Finally, the pair took six days (with a couple of rest days in base camp) to summit the unclimbed wall. It included two nights on a portaledge — one on the way up and one on the way down. The pair reached Base Camp “overjoyed, with an indescribable sense of achievement.”

They climbed the 560m line in 18 pitches and graded it as VIII, A1 (X-?). “We call [the route] Nurbu Duk Lam, which means Special Valuable Line,” they wrote, after the very special moments they had lived during the climb.

The route marked in yellow on a photograph of the face.

Route topo. Photo: Elisabeth Lardschneider and Marus Ranalter


Markus Ranalter explained the rating to ExplorersWeb:

VIII (7a) is the obligatory difficulty that must be climbed in order to complete the sections that are not technically climbable. As we were not able to redpoint every pitch (all individual moves were climbed but not linked together), we just suggested a degree of difficulty for these lengths. This is why a question mark follows the difficulty degree of X- (8a).  We noted A1 (aid climbing) for the 5th and 8th pitches, where we couldn’t climb all the moves.

First experience

Elisabeth Lardschneider and Markus Ranalter were not life partners, just a great climbing team. This was their first experience trying to open a new route and their first time at altitude. They didn’t have a clear plan about how to distribute the tasks when climbing, so they just let the climb flow.

“It was clear that Elisabeth was the better climber and I was better at technical things and rope handling,” Ranalter told ExplorersWeb. “Most of the time, however, we simply alternated after each rope length and we also took turns on the difficult lengths.”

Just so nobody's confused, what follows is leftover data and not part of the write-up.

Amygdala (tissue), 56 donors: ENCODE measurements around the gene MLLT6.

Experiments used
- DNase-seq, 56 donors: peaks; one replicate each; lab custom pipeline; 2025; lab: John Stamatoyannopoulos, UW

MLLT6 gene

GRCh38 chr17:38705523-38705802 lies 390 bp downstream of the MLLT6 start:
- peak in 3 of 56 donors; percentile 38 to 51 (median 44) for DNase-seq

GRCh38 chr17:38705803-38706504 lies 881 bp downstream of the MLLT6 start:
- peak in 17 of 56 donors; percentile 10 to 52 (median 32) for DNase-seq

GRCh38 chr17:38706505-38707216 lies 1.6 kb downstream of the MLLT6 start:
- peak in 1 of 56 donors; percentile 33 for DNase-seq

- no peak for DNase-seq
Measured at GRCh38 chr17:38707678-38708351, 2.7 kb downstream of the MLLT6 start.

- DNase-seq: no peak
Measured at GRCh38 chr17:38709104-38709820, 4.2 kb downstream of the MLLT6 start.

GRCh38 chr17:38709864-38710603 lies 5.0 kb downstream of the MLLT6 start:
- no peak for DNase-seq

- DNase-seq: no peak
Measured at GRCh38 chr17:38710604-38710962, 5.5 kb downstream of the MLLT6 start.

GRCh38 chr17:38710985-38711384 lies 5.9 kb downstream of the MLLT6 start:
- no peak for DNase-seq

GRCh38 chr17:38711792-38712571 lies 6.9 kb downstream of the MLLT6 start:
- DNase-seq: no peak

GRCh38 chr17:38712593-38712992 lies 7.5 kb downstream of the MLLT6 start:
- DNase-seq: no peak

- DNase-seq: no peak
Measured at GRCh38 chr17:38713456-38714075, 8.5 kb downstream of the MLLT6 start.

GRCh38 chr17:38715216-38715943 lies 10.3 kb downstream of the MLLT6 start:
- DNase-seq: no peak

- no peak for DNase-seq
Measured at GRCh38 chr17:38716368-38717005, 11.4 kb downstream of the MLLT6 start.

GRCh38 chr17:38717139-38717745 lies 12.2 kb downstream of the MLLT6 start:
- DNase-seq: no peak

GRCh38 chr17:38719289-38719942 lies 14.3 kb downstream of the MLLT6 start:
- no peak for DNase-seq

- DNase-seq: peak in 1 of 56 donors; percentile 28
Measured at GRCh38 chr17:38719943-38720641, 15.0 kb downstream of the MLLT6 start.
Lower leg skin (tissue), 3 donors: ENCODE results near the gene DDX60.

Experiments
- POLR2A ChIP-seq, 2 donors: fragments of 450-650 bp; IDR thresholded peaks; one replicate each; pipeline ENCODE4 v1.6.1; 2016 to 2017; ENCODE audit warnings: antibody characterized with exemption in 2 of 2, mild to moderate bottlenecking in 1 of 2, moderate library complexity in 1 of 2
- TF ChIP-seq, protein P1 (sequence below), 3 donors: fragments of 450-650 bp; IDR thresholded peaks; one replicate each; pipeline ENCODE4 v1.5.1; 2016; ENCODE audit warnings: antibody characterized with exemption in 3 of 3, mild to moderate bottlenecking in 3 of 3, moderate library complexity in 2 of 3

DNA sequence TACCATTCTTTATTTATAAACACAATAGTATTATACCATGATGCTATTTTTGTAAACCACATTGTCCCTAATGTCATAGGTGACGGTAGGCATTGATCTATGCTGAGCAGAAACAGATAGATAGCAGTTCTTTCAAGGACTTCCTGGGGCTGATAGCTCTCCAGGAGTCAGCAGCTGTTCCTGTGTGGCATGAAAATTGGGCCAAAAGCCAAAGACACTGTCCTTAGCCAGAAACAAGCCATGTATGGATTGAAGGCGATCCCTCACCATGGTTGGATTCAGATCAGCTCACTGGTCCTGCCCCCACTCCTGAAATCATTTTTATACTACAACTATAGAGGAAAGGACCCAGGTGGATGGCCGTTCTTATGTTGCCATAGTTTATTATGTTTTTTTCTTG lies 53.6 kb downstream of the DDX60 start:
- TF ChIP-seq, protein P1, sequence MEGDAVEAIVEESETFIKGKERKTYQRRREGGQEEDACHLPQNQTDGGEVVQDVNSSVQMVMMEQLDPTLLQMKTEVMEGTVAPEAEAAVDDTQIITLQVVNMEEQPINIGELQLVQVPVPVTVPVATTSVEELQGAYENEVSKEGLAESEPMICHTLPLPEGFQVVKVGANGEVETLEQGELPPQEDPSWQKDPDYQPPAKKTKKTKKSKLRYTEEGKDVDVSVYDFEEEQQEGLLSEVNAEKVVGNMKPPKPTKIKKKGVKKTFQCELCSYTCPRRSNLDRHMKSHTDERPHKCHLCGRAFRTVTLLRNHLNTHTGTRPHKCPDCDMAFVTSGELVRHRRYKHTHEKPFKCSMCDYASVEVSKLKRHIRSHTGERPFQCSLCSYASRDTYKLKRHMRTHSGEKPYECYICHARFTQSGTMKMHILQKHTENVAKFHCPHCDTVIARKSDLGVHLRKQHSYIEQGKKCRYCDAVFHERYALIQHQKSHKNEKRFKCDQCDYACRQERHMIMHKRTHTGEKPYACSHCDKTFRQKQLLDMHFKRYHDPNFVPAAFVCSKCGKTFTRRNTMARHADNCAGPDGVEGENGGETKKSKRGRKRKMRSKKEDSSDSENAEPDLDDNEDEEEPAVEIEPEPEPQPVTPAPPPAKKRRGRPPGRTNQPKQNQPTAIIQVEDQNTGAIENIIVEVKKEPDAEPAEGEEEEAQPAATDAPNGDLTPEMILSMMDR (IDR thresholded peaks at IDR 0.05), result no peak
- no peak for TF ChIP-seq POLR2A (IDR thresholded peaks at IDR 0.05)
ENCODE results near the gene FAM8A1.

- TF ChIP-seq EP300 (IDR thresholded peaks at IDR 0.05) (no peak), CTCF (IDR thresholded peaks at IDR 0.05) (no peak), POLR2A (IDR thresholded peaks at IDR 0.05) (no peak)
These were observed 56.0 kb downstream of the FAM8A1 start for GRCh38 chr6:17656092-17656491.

the climbers inside the portaledge, surrounded by ropes and safety lines.

The climbers in the portaledge. Photo: Markus Ranalter


There is a detailed account of the climb on the South Tyrol Alpine Club‘s website. Oddly, there is no mention of what happened next, and the climbers consulted by Explorersweb said nothing either until a reader pointed it out to us when we briefly published an earlier version of this story.

When we asked for confirmation, the climbers confirmed the sad facts. “The accident happened on July 26,” Ranalter said. “She slipped on the snow/icefield of Chanrasrik Ri and fell 100 to 150m. She died instantly. it was an indescribably sad moment…We all still can’t believe it.”

Elisabeth Lardschneider of Ortisei (near Val Gardena) was one of the most promising sports climbers in Italy. She was a high-level athlete since she sent her first 8b at 14 years old. A member of the National Sport Climbing team, she was going to participate in the Paris 2024 Olympics.

Last year, she also acquired experience on higher peaks by climbing the west face of Pik Odessa (4,810m) in Kyrgyzstan. She dreamed of eventually becoming a mountain guide and rescuer at her home in the South Tyrolean Dolomites.

Angela Benavides

Angela Benavides graduated university in journalism and specializes in high-altitude mountaineering and expedition news. She has been writing about climbing and mountaineering, adventure and outdoor sports for 20+ years.

Prior to that, Angela Benavides spent time at/worked at a number of local and international media. She is also experienced in outdoor-sport consultancy for sponsoring corporations, press manager and communication executive, and a published author.